The report said Iraqis must believe they are building a unified, independent state which must define itself at least partially in opposition to US policies or risk provoking the ire of many of its own citizens.
"The credibility of Iraqi institutions depends essentially on their ability to respond to the Iraqi population's needs and aspirations, which inevitably will entail distancing themselves from the US-led occupation," said Peter Harling, the IGC's Middle East analyst.
12-23-2004, 11:22 PM #2New Member
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I totally agree. And I got to go there for another 12 months in march.
12-23-2004, 11:32 PM #3New Member
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Things are going to have to change, starting hopefully with a new sec. of defence.
12-24-2004, 04:02 AM #4
in the wise words of Mr.T......"I pitty the fool that hates freedom"
In Iraq we are fighting terrorism cause they attacked us on september 2001 and they had weapons of mass destruction that they wanted to destroy us with and eliminate freedom as we know it.
12-24-2004, 09:19 AM #5New Member
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9-11 commission found no evidence of iraqi involvement. We need to be going after osama.
12-24-2004, 09:36 AM #6
Ltr to Bob Brockish from his son Dave
Dear Dad -
Just came out of the city and I honestly do not know where to start. I am afraid that whatever I send you will not do sufficient honor to the men who fought and took Fallujah.
Shortly before the attack, Task Force Fallujah was built. It consisted of Regimental Combat Team 1 built around 1st Marine Regiment and Regimental Combat Team 7 built around 7th Marine Regiment. Each Regiment consisted of two Marine Rifle Battalions reinforced and one Army mechanized infantry battalion.
Regimental Combat Team 1 (RCT-1) consisted of 3rd Light Armored Reconnaissance Battalion (3rd LAR), 3rd Battalion, 5th Marines (3/5); 3rd Battalion, 1st Marines (3/1)and 2nd Battalion, 7th Cavalry (2/7). RCT-7 was slightly less weighted but still a formidable force. Cutting a swath around the city was an Army Brigade known as Blackjack. The Marine RCT's were to assault the city while Blackjack kept the enemy off of the backs of the assault force.
The night prior to the actual invasion, we all moved out into the desert just north of the city. It was something to see. You could just feel the intensity in the Marines and Soldiers. It was all business. As the day cleared, the Task Force began striking targets and moving into final attack positions. As the invasion force commenced its movement into attack positions, 3rd LAR led off RCT-1's offensive with an attack up a peninsula formed by the Euphrates River on the west side of the city. Their mission was to secure the Fallujah Hospital and the two bridges leading out of the city. They executed there tasks like clockwork and smashed the enemy resistance holding the bridges. Simultaneous to all of this, Blackjack sealed the escape routes to the south of the city. As invasion day dawned, the net was around the city and the Marines and Soldiers knew that the enemy that failed to escape was now sealed.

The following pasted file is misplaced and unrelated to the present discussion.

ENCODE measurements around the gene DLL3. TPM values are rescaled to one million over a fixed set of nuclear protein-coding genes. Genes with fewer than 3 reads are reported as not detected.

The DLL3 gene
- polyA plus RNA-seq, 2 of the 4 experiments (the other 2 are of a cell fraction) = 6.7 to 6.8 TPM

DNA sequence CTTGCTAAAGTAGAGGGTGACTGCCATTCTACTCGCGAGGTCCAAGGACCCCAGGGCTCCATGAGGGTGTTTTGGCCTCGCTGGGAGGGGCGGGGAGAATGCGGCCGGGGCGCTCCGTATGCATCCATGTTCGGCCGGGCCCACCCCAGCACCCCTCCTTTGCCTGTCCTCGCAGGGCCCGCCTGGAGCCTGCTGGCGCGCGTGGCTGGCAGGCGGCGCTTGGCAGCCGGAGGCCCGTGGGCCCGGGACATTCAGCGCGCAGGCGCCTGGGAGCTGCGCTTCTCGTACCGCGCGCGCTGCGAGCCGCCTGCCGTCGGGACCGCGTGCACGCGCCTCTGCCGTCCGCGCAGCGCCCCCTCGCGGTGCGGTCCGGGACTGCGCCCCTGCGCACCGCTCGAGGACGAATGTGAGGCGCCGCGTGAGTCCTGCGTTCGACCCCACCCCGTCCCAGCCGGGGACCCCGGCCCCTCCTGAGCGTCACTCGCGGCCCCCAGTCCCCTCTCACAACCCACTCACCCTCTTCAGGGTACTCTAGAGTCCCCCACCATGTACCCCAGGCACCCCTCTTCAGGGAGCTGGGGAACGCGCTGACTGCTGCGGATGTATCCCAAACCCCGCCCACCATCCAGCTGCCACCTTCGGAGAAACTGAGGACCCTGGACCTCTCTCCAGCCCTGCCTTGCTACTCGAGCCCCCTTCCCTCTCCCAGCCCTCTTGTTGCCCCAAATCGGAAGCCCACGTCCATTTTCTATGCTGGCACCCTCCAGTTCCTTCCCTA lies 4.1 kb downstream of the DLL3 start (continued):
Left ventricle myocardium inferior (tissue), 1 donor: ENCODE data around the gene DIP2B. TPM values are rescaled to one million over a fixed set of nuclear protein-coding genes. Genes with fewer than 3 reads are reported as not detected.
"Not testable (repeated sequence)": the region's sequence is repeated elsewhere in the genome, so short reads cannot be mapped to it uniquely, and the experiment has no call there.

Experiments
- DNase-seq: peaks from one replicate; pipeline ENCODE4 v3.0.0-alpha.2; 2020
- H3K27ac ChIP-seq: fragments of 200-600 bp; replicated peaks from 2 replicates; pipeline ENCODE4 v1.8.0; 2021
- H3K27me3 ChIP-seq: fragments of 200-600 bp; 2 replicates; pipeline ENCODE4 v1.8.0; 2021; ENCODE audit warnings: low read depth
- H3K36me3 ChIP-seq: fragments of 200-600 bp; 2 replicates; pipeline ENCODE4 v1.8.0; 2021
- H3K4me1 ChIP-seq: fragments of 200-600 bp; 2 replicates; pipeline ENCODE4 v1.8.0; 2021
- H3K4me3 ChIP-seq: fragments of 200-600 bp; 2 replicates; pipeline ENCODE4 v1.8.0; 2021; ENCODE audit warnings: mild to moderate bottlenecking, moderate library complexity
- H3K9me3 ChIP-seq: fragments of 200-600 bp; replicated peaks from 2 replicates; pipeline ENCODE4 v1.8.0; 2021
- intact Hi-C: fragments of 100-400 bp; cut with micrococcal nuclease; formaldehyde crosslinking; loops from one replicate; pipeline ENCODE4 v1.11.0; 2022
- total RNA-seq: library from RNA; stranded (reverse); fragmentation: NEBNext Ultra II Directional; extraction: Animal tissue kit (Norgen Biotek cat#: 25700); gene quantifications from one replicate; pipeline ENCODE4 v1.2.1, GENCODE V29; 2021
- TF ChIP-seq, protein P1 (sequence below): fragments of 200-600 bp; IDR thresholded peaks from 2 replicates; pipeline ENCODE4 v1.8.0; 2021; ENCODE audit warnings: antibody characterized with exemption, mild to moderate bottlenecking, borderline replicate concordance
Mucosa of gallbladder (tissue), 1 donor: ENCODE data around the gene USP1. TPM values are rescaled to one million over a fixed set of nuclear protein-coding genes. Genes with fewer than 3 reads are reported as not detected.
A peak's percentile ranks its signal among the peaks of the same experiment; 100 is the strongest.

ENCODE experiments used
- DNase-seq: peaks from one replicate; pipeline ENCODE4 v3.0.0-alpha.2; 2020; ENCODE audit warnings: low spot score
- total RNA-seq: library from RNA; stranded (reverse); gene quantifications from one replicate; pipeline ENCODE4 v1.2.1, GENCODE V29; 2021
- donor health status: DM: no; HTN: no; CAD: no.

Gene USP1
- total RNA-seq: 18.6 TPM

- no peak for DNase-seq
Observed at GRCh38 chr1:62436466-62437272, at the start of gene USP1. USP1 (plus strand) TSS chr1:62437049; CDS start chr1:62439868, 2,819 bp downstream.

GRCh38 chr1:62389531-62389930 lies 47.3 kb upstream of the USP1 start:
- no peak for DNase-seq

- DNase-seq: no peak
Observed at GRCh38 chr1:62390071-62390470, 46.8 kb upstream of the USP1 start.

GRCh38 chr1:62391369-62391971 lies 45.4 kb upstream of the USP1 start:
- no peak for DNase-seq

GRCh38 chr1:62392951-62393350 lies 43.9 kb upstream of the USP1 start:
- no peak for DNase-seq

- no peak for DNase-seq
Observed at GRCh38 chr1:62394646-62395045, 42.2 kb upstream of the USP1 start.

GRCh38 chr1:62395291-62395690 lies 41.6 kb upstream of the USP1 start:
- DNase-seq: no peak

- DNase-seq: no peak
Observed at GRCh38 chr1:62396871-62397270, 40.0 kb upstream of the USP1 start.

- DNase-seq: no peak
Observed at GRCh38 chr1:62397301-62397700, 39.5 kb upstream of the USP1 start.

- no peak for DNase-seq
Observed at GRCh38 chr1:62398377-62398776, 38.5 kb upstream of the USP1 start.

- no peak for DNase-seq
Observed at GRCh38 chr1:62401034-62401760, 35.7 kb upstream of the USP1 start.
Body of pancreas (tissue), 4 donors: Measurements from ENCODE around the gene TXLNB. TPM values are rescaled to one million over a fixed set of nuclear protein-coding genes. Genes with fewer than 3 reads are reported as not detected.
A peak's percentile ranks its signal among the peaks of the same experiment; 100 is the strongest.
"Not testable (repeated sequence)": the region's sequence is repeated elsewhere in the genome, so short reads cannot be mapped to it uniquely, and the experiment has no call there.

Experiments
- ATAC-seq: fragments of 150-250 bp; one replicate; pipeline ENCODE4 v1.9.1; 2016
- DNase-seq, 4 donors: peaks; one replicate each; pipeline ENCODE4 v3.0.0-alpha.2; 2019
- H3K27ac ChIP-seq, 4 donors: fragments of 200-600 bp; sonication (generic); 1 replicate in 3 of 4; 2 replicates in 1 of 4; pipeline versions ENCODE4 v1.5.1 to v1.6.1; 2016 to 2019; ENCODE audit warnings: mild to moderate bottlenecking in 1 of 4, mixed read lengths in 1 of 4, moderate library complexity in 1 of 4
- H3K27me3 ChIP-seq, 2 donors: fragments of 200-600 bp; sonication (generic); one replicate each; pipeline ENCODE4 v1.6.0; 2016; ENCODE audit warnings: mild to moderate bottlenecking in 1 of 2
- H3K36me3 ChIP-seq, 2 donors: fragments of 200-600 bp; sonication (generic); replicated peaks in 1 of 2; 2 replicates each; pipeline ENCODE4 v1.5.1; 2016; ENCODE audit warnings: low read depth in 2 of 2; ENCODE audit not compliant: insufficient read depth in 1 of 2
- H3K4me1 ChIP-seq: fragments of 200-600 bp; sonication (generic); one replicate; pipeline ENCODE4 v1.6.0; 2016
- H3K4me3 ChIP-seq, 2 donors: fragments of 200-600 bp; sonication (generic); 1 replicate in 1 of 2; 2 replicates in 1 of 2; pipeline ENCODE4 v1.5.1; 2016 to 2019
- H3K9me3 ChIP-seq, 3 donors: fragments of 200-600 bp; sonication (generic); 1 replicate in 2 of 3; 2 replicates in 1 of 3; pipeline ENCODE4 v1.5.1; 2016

3/5 began the actual attack on the city by taking an apartment complex on the northwest corner of the city. It was key terrain as the elevated positions allowed the command to look down into the attack lanes. The Marines took the apartments quickly and moved to the rooftops and began engaging enemy that were trying to move into their fighting positions. The scene on the rooftop was surreal. Machine gun teams were running boxes of ammo up 8 flights of stairs in full body armor and carrying up machine guns while snipers engaged enemy shooters. The whole time the enemy was firing mortars and rockets at the apartments. Honest to God, I don't think I saw a single Marine even distracted by the enemy fire. Their squad leaders, and platoon commanders had them prepared and they were executing their assigned tasks.
As mentioned, 2nd Battalion, 7th Cavalry joined the Regiment just prior to the fight. In fact, they started showing up for planning a couple of weeks in advance. There is always a professional rivalry between the Army and the Marine Corps but it was obvious from the outset that these guys were the real deal. They had fought in Najaf and were eager to fight with the Regiment in Fallujah. They are exceptionally well led and supremely confident.